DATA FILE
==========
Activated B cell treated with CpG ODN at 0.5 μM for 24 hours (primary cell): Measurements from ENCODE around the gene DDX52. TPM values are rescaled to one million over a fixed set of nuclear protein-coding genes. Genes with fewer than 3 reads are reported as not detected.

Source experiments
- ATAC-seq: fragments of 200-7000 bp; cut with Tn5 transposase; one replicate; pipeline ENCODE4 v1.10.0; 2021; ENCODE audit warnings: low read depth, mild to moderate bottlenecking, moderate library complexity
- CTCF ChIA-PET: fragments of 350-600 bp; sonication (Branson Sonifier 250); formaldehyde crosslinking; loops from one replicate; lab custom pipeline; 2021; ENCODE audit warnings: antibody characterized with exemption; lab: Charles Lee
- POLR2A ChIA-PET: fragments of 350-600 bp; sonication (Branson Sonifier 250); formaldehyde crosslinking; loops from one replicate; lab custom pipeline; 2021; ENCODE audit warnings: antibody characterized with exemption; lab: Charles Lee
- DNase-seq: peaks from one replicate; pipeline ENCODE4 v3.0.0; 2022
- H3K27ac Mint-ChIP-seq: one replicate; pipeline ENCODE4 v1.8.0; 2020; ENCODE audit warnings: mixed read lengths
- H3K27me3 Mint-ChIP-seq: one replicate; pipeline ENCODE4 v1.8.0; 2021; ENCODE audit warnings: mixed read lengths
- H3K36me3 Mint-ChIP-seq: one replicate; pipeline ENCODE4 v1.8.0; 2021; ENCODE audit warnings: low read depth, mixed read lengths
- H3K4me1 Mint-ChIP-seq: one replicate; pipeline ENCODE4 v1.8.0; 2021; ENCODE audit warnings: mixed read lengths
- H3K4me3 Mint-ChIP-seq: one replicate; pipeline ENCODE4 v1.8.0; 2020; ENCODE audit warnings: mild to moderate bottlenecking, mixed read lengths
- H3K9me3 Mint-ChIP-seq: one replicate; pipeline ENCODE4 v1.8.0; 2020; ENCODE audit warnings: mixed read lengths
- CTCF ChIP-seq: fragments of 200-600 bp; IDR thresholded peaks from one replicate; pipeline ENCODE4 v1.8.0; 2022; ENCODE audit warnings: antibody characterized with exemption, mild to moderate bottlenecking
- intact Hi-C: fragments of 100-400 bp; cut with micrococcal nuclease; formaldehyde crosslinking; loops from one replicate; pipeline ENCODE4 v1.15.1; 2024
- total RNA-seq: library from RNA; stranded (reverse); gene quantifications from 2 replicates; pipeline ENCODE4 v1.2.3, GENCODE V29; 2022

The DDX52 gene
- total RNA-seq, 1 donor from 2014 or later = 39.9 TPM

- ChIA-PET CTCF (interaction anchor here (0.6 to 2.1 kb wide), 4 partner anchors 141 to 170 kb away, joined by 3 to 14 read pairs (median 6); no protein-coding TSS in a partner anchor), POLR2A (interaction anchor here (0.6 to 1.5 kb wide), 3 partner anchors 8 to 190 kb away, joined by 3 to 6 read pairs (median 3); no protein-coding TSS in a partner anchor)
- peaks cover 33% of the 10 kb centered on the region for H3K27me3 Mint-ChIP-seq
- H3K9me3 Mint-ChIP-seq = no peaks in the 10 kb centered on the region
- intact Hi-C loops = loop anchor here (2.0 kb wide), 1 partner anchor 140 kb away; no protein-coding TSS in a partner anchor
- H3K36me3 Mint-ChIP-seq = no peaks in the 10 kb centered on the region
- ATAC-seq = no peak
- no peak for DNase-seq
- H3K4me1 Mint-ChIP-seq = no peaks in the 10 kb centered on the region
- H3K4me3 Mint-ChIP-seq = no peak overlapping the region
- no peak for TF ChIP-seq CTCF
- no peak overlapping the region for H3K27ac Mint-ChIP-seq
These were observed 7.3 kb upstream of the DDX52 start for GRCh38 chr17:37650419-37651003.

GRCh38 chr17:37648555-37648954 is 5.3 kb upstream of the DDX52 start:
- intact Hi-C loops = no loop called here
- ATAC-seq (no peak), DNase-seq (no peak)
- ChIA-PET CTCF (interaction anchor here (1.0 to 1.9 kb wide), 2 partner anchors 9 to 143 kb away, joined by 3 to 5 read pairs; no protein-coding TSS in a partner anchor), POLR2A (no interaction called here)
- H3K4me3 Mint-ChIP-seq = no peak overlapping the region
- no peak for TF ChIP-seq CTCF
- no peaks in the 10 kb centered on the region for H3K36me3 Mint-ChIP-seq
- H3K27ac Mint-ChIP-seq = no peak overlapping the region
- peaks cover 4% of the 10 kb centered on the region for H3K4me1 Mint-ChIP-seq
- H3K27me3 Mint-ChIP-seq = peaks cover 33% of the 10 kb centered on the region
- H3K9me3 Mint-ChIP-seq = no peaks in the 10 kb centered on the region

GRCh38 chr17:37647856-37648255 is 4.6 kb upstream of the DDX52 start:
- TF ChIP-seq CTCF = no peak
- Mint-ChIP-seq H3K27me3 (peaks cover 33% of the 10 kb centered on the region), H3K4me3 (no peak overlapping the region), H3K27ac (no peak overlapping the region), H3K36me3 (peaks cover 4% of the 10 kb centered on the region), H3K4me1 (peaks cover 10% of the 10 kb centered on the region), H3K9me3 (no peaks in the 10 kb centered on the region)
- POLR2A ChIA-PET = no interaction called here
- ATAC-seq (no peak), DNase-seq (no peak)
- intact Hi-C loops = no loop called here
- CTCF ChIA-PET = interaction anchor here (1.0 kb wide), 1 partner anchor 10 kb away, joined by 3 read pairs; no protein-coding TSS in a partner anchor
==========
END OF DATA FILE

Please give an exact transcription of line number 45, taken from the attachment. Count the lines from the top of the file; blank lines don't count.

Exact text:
- ATAC-seq (no peak), DNase-seq (no peak)